When considering whether the presumption has been rebutted, no doubt courts will draw on existing understandings of public interest disclosure,(29) though it is unlikely that any of these will be treated as definitive. It is more likely that progress will be made on a pragmatic, case by case basis. It may then be helpful to bear in mind that there are different sorts of privacy invasions. Sir John Laws has recently reminded us that there may often be two quite different questions involved in the so-called privacy debate (Laws 1998, p 263). The first concerns the methods by which the media glean the information, such as electronic eavesdropping and long-range photography, the second is whether the particular publication is justified or, alternatively, ought to be prohibited or met with an award of damages if it takes place.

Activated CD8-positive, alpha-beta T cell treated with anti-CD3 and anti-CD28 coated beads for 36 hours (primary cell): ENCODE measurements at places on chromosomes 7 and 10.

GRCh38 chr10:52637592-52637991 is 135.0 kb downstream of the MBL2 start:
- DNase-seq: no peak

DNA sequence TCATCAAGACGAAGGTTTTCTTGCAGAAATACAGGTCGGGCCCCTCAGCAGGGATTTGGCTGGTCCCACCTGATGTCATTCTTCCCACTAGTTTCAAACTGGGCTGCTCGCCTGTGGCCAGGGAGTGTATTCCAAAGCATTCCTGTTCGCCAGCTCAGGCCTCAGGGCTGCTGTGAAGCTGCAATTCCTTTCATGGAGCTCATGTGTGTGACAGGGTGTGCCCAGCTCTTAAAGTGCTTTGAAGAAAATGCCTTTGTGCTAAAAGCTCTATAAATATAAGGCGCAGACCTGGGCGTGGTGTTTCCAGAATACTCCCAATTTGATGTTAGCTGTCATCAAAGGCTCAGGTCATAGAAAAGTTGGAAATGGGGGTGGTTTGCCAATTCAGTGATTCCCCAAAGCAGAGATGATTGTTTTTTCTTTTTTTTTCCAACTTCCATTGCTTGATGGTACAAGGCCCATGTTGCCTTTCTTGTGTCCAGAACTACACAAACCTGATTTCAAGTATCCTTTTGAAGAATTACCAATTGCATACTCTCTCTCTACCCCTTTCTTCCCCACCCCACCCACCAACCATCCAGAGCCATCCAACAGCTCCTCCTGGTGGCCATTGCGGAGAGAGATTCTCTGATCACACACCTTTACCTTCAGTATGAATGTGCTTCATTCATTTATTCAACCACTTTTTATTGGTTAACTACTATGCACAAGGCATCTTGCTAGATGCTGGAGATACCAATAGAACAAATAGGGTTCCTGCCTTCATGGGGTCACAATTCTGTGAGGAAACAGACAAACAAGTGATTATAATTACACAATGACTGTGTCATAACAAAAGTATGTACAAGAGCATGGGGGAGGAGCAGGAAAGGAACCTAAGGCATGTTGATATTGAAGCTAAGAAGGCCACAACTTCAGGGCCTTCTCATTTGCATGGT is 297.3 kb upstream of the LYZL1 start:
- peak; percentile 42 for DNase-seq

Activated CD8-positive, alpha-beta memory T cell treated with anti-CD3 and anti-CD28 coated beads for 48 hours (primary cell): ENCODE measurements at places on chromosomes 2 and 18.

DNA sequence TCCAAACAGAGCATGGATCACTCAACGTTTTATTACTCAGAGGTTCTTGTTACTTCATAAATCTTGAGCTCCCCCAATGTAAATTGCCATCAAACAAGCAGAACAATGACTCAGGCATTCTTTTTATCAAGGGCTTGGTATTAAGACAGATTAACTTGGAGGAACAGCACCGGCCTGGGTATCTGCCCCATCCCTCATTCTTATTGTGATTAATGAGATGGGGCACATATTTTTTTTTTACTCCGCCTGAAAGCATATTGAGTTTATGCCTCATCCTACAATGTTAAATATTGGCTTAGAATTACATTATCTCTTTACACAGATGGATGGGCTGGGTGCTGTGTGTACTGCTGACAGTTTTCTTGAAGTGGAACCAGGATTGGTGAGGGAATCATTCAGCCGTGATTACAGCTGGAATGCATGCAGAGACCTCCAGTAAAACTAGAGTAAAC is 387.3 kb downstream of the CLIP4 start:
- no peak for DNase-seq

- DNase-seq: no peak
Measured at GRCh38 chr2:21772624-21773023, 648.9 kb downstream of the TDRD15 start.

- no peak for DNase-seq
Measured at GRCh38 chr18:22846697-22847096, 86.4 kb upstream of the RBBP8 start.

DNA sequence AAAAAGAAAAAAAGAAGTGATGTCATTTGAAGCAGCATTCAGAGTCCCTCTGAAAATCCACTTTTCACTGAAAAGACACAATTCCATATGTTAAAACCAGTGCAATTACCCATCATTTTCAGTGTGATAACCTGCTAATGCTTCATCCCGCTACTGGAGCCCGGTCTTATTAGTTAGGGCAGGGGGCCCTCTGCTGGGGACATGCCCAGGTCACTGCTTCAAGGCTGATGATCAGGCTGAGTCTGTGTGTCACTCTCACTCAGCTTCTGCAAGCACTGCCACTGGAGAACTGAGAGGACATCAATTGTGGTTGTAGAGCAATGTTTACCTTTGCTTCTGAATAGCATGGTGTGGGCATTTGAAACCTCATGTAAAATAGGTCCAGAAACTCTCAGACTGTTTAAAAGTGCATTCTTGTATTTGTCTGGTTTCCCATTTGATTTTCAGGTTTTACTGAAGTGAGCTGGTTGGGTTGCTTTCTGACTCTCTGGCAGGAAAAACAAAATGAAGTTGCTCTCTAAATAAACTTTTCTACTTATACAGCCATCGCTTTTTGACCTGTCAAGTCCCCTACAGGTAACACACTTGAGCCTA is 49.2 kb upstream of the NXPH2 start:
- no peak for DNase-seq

In terms of the European Convention on Human Rights, the first question is primarily, though not exclusively an Article 8 privacy issue, while the second is primarily, but not exclusively a matter relating to the guarantee of free speech in Article 10. Where a defendant asserts that information obtained in breach of privacy ought nonetheless to be published in the public interest, the court will have to decide whether the end justifies the means, and whether the restriction on free expression is, as Article 10(2) demands, "necessary in a democratic society...for the protection of the reputation and rights of others." An allegation that a leading political figure (such as Sir Anthony Eden at the time of the Suez crisis, see James 1986, at 594-597) was so seriously ill that his judgement was affected, and that this had been covered up, is arguably in the public interest because it is relevant to the capacity to govern. The fact that this disclosure concerns an individual's health, which would ordinarily be a matter of confidential private concern, is beside the point here. There should be no fixed list of matters which are automatically and always `off limits'. What counts is the value of the information and the connection between the issues. For example, if research findings were to arouse widespread public concern because they contradicted government assurances on food safety, a newspaper's claim that the scientist heading the university research team had been raped when a student should be treated as an infringement of privacy and outside the privilege because it is irrelevant to her role in the public controversy or the credibility of the research data.(30) It is also suggested that disclosures which relate to private events in a plaintiff's past should fail the `relevancy' requirement unless there is a contemporary connection to the public interest issue under discussion.(31)